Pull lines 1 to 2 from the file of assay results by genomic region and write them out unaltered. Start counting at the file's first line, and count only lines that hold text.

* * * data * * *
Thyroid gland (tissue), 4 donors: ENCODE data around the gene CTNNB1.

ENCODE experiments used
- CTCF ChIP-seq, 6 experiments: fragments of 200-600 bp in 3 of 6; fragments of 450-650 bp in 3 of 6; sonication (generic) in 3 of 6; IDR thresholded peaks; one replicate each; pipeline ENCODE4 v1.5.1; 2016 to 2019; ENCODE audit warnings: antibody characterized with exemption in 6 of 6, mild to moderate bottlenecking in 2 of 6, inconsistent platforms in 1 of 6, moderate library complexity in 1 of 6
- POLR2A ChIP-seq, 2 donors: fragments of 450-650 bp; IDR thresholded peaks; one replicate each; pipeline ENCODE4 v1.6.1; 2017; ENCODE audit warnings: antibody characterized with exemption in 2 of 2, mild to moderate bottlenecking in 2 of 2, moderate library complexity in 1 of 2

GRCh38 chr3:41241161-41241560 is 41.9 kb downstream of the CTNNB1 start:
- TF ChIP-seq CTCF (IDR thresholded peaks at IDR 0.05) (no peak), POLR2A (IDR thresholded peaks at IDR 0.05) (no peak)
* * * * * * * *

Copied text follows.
Thyroid gland (tissue), 4 donors: ENCODE data around the gene CTNNB1.

ENCODE experiments used